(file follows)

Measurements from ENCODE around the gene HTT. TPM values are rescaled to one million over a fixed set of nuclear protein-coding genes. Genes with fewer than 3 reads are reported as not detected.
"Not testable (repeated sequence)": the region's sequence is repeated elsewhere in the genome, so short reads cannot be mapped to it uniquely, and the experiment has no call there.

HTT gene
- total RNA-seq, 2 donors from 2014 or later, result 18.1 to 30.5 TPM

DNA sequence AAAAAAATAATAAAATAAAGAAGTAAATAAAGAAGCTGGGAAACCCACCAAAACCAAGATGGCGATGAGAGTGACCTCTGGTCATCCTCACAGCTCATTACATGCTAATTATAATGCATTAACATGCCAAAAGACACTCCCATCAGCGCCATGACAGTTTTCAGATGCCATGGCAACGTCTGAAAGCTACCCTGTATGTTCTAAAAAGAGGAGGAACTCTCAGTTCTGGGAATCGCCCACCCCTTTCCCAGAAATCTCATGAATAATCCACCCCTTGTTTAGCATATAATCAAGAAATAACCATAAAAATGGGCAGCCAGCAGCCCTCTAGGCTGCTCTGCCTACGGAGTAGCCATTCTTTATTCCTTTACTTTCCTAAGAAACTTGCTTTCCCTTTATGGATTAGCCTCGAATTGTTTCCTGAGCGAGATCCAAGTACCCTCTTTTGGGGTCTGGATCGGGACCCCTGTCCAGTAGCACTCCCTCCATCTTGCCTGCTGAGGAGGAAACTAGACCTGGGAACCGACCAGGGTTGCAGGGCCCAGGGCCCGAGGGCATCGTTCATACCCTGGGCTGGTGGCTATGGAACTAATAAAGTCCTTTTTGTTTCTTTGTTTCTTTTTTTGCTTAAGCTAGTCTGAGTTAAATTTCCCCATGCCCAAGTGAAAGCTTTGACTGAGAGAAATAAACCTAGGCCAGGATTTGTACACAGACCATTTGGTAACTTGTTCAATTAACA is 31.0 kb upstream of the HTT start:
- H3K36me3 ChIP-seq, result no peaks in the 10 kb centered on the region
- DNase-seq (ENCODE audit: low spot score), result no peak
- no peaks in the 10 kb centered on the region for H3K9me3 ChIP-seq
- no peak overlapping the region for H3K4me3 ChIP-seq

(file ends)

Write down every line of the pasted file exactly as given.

Measurements from ENCODE around the gene HTT. TPM values are rescaled to one million over a fixed set of nuclear protein-coding genes. Genes with fewer than 3 reads are reported as not detected.
"Not testable (repeated sequence)": the region's sequence is repeated elsewhere in the genome, so short reads cannot be mapped to it uniquely, and the experiment has no call there.

HTT gene
- total RNA-seq, 2 donors from 2014 or later, result 18.1 to 30.5 TPM

DNA sequence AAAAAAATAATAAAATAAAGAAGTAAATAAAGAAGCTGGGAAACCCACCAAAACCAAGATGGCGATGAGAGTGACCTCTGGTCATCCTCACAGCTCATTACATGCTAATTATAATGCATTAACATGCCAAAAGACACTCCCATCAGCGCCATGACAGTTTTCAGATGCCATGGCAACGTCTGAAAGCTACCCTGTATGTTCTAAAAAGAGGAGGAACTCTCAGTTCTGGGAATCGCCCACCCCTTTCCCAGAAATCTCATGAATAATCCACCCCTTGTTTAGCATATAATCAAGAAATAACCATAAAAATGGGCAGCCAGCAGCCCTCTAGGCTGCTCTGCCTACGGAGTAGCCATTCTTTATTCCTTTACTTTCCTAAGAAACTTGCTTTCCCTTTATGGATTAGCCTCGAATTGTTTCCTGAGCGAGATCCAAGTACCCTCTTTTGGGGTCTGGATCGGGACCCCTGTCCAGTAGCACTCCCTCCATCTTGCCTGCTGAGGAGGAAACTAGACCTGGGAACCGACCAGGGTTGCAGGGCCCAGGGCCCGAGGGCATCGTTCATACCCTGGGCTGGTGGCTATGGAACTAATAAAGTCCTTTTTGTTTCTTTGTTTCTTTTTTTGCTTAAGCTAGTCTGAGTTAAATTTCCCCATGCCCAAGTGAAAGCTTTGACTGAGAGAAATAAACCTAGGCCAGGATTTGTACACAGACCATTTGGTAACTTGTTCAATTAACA is 31.0 kb upstream of the HTT start:
- H3K36me3 ChIP-seq, result no peaks in the 10 kb centered on the region
- DNase-seq (ENCODE audit: low spot score), result no peak
- no peaks in the 10 kb centered on the region for H3K9me3 ChIP-seq
- no peak overlapping the region for H3K4me3 ChIP-seq